I have got to start watching older more well-renowned movies. This is an oath.
Dial M For Murder is the catalyst for this new movie quest. Alfred Hitchcock’s 1954 crime thriller uses minimal sets, concise dialogue and strong acting to make a fast-paced and enthralling drama. Frederick Knott’s screenplay, taken from his own play, allows for Hitchcock to use his unique vision and framing.
There are only five major characters in Dial M For Murder. Ray Milland plays Tony Wendice, a former tennis player who is angered that his wife Margot, played by Grace Kelly, is cheating on him with Mark Halliday, who’s played by Robert Cummings. Through means of blackmail, Tony hires his old college pal Charles Swann, played by Anthony Lawson, to kill Margot.
Naturally a well throughout of plan goes belly-side-up and entire in Chief Inspector Hubbard, played by John Williams (no not that John Williams).
I think my newfound appreciation for the older films, in particular black & white pictures for some reason, has to do with the writing and dialogue. The back-and-forth “why” and “how” subtle information seeking questions between Tony Wendice and Hubbard are oozing with good acting and magnetism. That way of delivering exposition and clues through wit and a character’s own knowledge is intoxicating. The same kind of tactic was used in 12 Angry Men and The Day The Earth Stood Still. The last two movies that matched the dialogue of Dial M For Murder are Once Upon A Time In Hollywood and Casablanca.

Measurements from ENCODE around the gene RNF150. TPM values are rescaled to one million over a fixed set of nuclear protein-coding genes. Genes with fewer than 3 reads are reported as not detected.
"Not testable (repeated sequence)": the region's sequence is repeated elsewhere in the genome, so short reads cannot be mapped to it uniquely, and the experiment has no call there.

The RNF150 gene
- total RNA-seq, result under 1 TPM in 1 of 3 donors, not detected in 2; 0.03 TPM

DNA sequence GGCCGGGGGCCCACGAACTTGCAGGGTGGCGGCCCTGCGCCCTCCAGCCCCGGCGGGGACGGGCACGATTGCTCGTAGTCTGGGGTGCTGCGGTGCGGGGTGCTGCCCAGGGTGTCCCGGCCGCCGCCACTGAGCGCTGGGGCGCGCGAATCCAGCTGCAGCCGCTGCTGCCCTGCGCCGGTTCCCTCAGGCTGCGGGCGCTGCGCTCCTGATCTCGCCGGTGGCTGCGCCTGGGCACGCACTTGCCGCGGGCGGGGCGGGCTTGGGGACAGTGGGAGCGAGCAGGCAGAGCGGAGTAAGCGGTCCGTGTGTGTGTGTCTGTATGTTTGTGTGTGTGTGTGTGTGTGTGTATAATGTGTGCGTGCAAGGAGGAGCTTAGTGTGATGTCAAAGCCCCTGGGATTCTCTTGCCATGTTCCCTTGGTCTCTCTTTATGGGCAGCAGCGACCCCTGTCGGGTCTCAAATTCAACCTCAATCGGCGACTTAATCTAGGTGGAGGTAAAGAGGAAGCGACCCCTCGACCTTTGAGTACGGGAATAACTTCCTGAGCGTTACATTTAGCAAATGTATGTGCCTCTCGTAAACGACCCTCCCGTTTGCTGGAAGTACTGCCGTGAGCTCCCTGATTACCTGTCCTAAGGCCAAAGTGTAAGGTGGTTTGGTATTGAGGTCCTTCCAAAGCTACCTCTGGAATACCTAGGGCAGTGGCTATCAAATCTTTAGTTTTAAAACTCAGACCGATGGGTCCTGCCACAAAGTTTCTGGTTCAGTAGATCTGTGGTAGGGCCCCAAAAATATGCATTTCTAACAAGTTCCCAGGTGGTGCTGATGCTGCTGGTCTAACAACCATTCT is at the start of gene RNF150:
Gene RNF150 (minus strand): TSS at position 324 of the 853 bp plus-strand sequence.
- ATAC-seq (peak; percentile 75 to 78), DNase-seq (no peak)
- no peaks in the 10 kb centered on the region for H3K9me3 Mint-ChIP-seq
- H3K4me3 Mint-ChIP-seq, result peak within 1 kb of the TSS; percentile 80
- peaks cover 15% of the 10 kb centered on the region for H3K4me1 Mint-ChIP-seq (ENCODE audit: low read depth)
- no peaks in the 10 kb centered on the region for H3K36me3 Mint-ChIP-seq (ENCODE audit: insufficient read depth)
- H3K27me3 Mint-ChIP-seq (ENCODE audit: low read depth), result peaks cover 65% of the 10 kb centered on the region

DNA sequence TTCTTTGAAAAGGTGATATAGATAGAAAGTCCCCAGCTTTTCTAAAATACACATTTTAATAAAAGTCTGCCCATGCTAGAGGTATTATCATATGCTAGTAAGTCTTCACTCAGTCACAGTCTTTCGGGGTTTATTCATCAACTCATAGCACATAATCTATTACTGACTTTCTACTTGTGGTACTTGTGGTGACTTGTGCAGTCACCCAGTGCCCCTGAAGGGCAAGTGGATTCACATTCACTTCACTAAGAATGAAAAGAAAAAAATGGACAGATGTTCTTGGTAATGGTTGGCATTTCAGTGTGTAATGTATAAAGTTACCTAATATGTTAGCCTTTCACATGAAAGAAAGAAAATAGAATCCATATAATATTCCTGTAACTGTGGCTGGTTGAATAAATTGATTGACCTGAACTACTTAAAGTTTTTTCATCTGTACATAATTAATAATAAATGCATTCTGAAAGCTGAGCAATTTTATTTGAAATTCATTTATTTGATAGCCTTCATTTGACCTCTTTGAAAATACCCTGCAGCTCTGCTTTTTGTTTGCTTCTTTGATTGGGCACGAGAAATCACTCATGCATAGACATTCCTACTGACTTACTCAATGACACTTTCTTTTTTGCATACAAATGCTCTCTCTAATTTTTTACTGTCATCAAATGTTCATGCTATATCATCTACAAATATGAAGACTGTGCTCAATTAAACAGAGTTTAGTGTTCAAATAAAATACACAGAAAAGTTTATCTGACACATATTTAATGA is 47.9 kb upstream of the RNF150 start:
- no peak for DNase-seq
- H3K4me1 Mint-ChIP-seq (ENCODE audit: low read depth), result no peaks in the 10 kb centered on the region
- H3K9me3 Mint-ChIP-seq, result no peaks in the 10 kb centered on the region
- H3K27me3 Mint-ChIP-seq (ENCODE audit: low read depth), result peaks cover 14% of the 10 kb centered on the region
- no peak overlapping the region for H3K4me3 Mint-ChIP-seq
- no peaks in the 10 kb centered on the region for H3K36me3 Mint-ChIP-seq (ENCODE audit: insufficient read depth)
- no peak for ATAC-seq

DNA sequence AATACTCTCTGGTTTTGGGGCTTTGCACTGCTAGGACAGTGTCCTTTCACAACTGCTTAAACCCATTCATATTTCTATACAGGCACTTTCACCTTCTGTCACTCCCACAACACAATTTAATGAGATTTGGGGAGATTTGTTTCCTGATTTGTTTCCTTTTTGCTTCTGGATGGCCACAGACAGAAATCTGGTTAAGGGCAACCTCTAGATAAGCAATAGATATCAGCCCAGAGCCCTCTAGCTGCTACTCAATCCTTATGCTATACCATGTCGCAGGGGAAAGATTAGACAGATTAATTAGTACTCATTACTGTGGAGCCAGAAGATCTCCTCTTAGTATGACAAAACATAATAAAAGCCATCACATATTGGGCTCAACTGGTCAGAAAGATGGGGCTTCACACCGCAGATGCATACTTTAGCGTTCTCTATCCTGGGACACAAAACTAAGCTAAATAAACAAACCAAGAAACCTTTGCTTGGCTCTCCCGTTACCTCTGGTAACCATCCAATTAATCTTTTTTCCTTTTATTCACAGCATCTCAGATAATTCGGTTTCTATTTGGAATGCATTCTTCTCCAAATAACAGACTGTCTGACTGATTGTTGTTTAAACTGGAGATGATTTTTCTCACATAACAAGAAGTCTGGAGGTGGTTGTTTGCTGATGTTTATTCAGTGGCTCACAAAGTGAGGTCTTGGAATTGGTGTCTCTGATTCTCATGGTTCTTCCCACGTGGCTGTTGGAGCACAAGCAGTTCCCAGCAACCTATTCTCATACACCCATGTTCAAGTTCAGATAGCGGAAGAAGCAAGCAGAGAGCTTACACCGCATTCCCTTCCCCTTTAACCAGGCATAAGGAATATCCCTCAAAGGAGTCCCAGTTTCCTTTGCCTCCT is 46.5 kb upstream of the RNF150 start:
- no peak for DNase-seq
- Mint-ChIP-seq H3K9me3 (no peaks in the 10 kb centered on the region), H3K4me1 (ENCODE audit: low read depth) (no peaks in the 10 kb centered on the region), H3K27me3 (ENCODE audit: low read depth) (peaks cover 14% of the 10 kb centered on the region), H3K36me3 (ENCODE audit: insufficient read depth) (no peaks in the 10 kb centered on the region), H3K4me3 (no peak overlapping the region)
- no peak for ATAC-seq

The way the story unfolds on the silver screen is incredibly similar to that of a theatrical play. The blocking of the set, the purposeful moving of the characters and use of props; there is even an intermission (I know it’s often an occurrence during this age in movies).
The only drawback to this story is Margot. Looking back, it appears that Grace Kelly got strong recognition for her acting. She was nominated for Best Foreign Actress by BAFTA and Bambi. The thing is…I just don’t agree. Her part was in a damsel in distress role and her feeblish nature came off as over-acting. The strongest performer is Milland as the antagonist, and then Hubbard as the Kevin Kline-esq chief.
End the ending to Dial M For Murder fits the same motif. It’s wonderful the approach to one another that Tony, Mark and Hubbard have with one another. There isn’t ill-will toward between the characters, rather it’s a respect that plays out in the proper playful tones.
I seriously just recommend Dial M For Murder. It is a fantastic movie that flows wonderfully and manages to look even better than the majority of movies today.